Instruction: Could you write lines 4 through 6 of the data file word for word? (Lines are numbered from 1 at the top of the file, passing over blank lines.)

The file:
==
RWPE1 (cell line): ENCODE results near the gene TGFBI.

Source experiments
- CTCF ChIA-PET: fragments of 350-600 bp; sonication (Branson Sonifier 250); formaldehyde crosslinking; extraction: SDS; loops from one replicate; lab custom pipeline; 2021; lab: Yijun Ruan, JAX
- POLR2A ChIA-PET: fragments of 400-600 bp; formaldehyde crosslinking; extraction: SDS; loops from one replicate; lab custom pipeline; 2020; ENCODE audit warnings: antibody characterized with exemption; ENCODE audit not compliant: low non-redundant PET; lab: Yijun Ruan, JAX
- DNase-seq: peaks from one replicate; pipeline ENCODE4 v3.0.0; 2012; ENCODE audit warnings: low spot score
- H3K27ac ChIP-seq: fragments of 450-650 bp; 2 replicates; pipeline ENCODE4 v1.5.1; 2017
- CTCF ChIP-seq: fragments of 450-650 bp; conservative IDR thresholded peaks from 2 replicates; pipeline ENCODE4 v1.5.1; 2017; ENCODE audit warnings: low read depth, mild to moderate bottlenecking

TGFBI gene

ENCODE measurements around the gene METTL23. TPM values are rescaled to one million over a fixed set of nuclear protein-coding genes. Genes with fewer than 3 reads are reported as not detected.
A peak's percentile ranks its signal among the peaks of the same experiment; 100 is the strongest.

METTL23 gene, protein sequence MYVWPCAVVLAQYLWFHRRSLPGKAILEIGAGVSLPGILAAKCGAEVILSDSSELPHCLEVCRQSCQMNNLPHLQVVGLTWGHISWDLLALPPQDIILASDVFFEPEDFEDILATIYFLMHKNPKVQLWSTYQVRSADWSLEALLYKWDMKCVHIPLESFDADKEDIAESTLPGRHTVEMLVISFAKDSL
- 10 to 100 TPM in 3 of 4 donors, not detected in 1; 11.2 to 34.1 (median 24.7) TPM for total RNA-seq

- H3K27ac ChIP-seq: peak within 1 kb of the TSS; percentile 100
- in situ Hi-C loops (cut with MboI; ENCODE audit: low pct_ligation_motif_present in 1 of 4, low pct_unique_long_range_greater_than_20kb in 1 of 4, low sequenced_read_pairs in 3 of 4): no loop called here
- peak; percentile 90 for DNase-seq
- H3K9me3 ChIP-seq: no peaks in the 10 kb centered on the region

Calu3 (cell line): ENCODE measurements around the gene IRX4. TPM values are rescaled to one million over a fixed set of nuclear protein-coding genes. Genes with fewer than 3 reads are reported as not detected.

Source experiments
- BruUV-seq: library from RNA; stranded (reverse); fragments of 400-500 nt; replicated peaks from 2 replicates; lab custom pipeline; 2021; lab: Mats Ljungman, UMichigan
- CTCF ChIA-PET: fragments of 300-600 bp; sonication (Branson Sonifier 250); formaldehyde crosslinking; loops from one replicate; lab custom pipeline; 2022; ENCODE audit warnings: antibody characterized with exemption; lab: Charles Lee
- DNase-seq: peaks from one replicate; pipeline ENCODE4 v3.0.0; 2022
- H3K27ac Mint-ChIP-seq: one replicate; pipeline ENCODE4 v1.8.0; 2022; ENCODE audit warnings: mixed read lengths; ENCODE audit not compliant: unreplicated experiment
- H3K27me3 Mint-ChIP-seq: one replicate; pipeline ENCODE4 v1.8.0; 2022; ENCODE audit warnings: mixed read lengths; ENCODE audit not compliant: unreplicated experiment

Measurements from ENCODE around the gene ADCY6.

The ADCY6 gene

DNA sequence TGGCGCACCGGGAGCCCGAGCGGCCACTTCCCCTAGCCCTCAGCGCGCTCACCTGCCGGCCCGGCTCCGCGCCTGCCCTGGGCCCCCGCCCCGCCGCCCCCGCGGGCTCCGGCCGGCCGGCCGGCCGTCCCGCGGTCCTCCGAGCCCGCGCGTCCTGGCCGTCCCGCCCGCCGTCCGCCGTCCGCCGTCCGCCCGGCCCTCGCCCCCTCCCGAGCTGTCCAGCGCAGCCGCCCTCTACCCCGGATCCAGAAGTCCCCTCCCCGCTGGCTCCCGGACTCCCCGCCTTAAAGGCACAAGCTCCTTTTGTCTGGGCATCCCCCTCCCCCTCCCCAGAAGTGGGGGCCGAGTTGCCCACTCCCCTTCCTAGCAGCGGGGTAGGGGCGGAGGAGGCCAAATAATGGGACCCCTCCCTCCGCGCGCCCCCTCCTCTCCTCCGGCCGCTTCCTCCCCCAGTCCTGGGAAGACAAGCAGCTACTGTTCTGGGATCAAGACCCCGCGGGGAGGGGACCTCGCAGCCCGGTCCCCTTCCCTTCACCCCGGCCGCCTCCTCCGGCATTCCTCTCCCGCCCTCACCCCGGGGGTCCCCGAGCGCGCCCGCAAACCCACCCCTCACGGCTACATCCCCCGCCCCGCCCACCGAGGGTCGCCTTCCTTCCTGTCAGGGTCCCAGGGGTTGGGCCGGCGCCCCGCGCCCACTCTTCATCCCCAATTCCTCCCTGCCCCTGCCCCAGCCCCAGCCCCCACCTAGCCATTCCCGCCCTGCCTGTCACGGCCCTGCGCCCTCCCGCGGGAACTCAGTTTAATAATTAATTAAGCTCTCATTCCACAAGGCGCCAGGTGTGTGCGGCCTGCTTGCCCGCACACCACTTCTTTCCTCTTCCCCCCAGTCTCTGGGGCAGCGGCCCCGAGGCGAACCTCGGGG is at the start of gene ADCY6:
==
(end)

- POLR2A ChIA-PET: fragments of 400-600 bp; formaldehyde crosslinking; extraction: SDS; loops from one replicate; lab custom pipeline; 2020; ENCODE audit warnings: antibody characterized with exemption; ENCODE audit not compliant: low non-redundant PET; lab: Yijun Ruan, JAX
- DNase-seq: peaks from one replicate; pipeline ENCODE4 v3.0.0; 2012; ENCODE audit warnings: low spot score
- H3K27ac ChIP-seq: fragments of 450-650 bp; 2 replicates; pipeline ENCODE4 v1.5.1; 2017